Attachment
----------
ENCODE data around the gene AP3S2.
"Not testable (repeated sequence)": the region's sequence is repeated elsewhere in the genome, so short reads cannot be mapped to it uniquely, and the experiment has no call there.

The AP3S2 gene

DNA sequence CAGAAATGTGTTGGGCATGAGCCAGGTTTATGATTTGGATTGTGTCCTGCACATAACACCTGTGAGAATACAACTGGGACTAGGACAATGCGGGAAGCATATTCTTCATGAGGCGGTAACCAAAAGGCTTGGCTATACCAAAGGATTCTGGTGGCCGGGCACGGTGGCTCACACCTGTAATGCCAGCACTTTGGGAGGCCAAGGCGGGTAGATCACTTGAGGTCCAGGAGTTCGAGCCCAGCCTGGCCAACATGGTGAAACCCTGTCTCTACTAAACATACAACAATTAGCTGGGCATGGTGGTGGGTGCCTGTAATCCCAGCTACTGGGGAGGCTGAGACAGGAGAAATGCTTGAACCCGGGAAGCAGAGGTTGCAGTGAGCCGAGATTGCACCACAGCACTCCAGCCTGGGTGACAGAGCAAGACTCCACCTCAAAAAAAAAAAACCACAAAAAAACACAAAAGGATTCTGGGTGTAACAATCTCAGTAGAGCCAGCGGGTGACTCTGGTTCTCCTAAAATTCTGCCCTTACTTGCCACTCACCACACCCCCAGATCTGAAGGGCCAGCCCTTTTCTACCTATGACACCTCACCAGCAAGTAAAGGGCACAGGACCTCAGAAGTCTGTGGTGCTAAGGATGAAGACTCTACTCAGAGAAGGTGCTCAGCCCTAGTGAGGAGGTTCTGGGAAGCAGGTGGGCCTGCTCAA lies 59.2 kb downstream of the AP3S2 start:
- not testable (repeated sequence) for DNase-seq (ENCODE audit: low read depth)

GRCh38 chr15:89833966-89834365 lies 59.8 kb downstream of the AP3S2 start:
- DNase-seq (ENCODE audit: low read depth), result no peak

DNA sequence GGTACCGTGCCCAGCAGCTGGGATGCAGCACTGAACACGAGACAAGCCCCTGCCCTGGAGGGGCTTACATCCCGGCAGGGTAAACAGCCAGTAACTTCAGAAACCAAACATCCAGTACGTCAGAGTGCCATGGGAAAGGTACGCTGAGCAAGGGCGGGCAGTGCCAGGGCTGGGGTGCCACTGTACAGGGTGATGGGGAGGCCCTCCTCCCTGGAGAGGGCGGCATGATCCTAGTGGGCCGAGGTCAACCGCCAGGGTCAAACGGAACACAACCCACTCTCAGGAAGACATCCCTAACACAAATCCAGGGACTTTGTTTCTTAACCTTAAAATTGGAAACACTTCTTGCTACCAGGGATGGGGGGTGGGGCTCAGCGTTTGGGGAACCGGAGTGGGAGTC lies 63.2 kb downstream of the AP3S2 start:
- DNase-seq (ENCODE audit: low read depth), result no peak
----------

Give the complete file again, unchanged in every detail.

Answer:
ENCODE data around the gene AP3S2.
"Not testable (repeated sequence)": the region's sequence is repeated elsewhere in the genome, so short reads cannot be mapped to it uniquely, and the experiment has no call there.

The AP3S2 gene

DNA sequence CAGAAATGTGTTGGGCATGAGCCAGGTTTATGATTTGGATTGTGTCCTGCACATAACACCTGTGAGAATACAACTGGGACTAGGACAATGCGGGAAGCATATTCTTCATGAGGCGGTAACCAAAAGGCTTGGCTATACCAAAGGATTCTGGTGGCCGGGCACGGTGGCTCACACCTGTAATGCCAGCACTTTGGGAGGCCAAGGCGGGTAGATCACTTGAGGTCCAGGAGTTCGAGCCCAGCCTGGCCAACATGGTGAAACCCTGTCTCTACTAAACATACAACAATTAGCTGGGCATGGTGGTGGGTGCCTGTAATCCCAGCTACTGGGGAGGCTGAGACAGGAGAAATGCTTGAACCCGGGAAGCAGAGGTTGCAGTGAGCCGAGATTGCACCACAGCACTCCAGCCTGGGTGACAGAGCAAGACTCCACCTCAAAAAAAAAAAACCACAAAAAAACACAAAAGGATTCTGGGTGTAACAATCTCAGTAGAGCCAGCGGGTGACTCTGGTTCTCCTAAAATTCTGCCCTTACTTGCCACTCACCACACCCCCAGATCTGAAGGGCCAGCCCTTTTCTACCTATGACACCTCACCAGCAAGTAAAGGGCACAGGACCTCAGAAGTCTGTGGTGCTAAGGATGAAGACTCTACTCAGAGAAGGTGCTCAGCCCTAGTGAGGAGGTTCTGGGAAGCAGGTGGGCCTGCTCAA lies 59.2 kb downstream of the AP3S2 start:
- not testable (repeated sequence) for DNase-seq (ENCODE audit: low read depth)

GRCh38 chr15:89833966-89834365 lies 59.8 kb downstream of the AP3S2 start:
- DNase-seq (ENCODE audit: low read depth), result no peak

DNA sequence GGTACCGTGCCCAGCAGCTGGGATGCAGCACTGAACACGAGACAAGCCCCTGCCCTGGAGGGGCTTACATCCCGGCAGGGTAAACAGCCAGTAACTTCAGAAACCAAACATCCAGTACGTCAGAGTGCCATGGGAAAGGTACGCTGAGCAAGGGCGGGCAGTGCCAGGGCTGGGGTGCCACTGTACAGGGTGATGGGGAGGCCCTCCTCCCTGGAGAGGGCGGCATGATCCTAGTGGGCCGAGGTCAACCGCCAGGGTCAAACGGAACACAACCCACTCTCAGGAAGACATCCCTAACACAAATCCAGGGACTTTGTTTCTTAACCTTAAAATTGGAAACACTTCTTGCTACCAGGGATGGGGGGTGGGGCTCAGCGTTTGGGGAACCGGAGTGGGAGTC lies 63.2 kb downstream of the AP3S2 start:
- DNase-seq (ENCODE audit: low read depth), result no peak